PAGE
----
STEM Grant Will Increase Degree Programs and Training at Cal State L.A.

A NASA grant for a research center would train more minority and low-income students in aerospace, hydrology and other science and technology fields.

by Carla Rivera Los Angeles Times / May 5, 2015 0
California State University, Los Angeles, received a $5 million grant to build a research center that will train future hydrologists and workers in other STEM fields. By Anlace at en.wikipedia, licensed under Public Domain via Wikimedia Commons

(TNS) — Cal State Los Angeles was awarded a $5-million NASA grant to establish a new research center focused on the study of hydrology, climate change and other science and technology fields, officials announced Monday.

The goal of the five-year grant is to train students in aerospace research and development and increase science, technology, engineering and math degrees, especially for minority and low-income students.

The new Data Intensive Research and Education Center in STEM will be housed in the Department of Geosciences and Environment and, along with water patterns and climate change, will explore such issues as computational physics and cloud computing that relate to NASA's mission.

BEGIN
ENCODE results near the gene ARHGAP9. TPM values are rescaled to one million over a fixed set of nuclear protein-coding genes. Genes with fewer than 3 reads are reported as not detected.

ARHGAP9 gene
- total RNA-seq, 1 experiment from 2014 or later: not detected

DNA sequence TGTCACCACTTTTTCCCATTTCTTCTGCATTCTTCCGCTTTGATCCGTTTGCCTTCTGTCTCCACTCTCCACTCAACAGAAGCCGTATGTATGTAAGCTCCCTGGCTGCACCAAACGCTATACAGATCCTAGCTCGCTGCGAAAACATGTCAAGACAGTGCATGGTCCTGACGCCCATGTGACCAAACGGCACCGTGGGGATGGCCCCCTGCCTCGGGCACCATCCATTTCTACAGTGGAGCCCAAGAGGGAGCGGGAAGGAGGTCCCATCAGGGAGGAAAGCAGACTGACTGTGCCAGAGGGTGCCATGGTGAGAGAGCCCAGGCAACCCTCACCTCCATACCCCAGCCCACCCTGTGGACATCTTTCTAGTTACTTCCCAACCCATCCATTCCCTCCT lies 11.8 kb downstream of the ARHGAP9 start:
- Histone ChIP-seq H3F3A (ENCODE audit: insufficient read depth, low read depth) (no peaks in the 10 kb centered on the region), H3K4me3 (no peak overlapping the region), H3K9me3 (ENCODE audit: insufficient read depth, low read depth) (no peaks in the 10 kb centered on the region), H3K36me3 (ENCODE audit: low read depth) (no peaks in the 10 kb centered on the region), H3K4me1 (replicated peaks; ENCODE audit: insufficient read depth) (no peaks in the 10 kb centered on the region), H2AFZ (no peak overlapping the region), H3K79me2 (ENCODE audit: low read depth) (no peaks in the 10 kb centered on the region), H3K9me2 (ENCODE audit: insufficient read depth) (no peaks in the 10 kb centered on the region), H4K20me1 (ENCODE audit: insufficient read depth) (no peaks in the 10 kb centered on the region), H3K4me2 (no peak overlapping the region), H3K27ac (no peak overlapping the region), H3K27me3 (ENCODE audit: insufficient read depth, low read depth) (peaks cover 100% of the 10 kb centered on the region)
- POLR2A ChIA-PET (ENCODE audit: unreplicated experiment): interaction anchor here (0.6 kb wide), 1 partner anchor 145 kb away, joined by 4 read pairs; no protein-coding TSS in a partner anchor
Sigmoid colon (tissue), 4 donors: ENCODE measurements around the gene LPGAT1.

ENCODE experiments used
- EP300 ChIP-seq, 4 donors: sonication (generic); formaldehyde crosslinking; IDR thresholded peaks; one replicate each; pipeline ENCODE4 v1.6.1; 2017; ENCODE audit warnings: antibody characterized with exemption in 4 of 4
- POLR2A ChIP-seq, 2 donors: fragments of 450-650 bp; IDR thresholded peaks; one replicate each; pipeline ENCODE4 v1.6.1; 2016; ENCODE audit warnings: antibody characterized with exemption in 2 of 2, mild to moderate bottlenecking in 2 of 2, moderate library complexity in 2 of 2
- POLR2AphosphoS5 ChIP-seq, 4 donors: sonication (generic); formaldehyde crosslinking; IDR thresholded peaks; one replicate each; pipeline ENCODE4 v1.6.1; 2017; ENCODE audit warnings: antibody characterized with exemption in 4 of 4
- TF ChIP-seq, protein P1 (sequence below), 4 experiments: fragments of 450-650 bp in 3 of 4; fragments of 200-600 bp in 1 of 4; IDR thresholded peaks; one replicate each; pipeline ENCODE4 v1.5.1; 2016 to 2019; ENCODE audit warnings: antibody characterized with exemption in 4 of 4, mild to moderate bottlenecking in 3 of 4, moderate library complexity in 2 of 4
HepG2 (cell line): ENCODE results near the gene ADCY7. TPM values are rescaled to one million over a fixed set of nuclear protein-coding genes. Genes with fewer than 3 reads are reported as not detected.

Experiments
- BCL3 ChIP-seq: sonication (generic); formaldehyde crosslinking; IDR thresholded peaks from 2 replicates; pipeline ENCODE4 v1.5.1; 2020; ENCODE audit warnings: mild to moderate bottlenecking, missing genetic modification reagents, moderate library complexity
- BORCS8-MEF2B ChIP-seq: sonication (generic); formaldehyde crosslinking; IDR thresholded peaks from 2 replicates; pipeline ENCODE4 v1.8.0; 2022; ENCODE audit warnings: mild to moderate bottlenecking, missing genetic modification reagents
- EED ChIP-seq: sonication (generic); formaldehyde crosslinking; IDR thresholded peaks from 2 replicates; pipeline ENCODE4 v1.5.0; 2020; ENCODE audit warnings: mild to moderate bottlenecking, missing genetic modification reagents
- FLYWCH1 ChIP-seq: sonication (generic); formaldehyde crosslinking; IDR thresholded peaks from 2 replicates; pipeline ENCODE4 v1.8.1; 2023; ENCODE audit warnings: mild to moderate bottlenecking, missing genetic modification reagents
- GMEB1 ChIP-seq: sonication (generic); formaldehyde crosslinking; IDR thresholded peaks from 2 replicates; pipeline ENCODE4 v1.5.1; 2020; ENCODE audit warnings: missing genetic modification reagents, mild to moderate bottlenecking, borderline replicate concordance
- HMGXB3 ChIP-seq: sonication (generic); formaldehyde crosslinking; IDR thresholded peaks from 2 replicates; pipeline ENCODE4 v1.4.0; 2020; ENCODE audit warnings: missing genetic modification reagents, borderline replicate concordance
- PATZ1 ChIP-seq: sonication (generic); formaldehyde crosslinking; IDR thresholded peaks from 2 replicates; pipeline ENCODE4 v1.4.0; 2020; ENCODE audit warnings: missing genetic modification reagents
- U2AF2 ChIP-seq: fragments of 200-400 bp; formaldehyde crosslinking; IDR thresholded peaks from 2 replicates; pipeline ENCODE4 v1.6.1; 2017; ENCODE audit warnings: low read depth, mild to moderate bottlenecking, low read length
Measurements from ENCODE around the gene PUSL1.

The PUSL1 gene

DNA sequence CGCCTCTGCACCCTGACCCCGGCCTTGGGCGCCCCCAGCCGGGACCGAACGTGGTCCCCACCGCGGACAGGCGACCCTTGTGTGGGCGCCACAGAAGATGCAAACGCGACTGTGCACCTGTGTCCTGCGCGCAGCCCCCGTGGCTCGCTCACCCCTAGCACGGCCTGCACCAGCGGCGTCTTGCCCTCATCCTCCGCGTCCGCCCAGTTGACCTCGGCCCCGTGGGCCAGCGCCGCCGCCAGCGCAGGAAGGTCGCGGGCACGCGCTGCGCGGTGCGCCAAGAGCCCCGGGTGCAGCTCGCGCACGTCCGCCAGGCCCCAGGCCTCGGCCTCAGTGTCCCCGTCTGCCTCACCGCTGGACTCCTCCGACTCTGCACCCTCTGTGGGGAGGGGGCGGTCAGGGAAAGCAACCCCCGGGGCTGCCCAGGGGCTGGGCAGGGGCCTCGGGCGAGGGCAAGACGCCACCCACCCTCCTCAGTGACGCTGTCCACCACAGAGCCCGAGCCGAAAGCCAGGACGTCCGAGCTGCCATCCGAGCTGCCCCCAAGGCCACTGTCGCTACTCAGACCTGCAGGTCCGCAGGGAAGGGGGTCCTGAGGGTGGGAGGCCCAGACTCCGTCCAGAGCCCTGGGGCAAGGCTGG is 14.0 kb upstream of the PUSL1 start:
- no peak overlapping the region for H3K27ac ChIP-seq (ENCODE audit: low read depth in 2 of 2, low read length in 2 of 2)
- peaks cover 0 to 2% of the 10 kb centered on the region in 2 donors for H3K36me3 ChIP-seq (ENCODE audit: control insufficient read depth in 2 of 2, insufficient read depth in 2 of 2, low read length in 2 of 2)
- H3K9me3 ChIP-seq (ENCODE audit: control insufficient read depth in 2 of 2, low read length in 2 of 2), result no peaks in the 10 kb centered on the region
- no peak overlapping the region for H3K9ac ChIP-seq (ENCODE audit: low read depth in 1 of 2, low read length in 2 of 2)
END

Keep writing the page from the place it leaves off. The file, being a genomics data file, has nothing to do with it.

"We're looking forward to collaborating with NASA to create a center where research and scholarship can flourish for the benefit of our students, our region and our nation," Cal State L.A. President William A. Covino said in a statement.

The new Cal State center will partner with UC Irvine's Data Science Initiative and the Jet Propulsion Laboratory's Center for Data Science and Technology.

Cal State L.A. was one of 10 universities nationwide to receive a grant under NASA's Minority University Research and Education Project. Other recipients include San Jose State and UC campuses in Riverside and Merced.

"With rapid development in scientific research technologies for handling massive data, there is a pressing need to train a new generation of scientists and engineers with skills in scientific computing and data analysis," said Hengchun Ye, a geosciences professor who prepared Cal State L.A.'s proposal.

The campus, located east of downtown, previously was awarded $11 million in NASA grants to establish laboratories devoted to control engineering and flight dynamics. 

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